Hi,

I did not find a "nice" proof, but the result doesn't seem really nice either, so...

I'd first notice that, using independence and linearity, where is a standard Gaussian r.v..

The direct computation of is not obvious to justify. I think a bit of complex analysis is needed any way.

- One way: first find the Laplace transform (or moment generating function) . Since and , we deduce, for ,

Now we can deduce using analytic continuation. I explain in details. Indeed, for , we know on , and we know a priori that it is analytic on the whole complex plane (using the "Analycity under thetheorem"). Therefore: since the analytic function coincides with on , it coincides on and we can take to deduce

.

We can turn to the variable . Let be fixed. We know for . And we know a priori that it is analytic on . We deduce, like above, the value for where : for any ,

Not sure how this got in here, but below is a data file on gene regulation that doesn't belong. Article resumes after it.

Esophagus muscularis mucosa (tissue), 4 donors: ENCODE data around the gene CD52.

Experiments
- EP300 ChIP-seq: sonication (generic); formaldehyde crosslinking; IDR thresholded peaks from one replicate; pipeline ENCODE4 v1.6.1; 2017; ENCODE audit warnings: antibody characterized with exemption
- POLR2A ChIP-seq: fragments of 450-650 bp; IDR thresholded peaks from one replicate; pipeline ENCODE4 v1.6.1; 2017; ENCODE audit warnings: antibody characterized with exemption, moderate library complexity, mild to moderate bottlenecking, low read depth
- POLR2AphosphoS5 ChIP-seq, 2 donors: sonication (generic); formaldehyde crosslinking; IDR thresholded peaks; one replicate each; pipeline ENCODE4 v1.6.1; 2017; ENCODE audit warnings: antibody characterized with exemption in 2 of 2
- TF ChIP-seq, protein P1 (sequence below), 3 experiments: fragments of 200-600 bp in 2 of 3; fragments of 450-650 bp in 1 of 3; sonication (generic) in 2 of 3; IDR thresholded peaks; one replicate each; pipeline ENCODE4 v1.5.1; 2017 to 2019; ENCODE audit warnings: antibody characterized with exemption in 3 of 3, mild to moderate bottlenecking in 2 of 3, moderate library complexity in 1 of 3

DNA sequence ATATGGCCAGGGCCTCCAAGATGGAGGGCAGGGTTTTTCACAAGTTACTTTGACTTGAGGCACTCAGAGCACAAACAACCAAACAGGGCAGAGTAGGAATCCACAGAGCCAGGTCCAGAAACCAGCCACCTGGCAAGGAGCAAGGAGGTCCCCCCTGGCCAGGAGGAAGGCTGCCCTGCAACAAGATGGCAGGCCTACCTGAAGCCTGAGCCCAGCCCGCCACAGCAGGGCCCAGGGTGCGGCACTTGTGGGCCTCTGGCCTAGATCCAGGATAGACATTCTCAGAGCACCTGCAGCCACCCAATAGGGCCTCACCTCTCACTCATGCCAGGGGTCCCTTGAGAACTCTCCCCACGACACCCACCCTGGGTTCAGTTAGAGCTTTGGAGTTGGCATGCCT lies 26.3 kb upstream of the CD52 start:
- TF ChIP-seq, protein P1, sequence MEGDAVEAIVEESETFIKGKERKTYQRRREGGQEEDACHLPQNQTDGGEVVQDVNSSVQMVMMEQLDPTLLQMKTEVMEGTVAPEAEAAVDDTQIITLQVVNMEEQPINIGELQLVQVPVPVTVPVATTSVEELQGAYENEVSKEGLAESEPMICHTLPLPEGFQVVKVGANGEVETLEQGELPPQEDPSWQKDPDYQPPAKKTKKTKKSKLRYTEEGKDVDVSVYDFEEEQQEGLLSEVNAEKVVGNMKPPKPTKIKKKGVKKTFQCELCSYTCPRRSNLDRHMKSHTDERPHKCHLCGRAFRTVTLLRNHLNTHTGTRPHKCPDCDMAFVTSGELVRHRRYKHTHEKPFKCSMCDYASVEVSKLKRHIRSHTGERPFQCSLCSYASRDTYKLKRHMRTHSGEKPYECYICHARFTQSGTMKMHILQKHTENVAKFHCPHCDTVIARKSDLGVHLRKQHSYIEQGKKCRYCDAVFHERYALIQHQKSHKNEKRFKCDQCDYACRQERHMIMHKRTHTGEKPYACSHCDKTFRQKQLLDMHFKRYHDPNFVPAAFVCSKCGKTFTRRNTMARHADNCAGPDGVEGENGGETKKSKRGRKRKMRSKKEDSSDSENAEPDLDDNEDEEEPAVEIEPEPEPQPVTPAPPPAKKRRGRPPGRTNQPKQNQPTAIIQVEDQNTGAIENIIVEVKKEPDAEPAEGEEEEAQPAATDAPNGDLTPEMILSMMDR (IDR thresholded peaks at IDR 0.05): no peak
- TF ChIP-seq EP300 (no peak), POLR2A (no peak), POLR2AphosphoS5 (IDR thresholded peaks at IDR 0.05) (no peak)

,

where the complex square root is chosen with a positive real part.

- Another way: through integration in the complex plane. We have hence

.

In the integral we have a kind of density of a Gaussian r.v. with complex mean and variance and if we apply the above formula we get the result (with a complex square root to be precised...). To make this argument rigorous, you can procede (with some care) to the change of variable that turns the integral on to an integralon a complex line, and finally using Cauchy formula (...), we can change to contour to integrate on again and use the above formula for the Gaussian...

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Did you have something else in mind?

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It comes up to my mind that one could probably generalize the differential proof of the value of : differentiate with respect to , integrate by parts, to find a first order ODE...

After further investigation : indeed it gives a "a bit" nicer solution. Fix , and consider . We get after integration by part. We deduce . What is ? Taking , we see that . If we know that is and the characteristic function of gamma distribution, then we conclude. Or we do the computation, which again implies some complex analysis.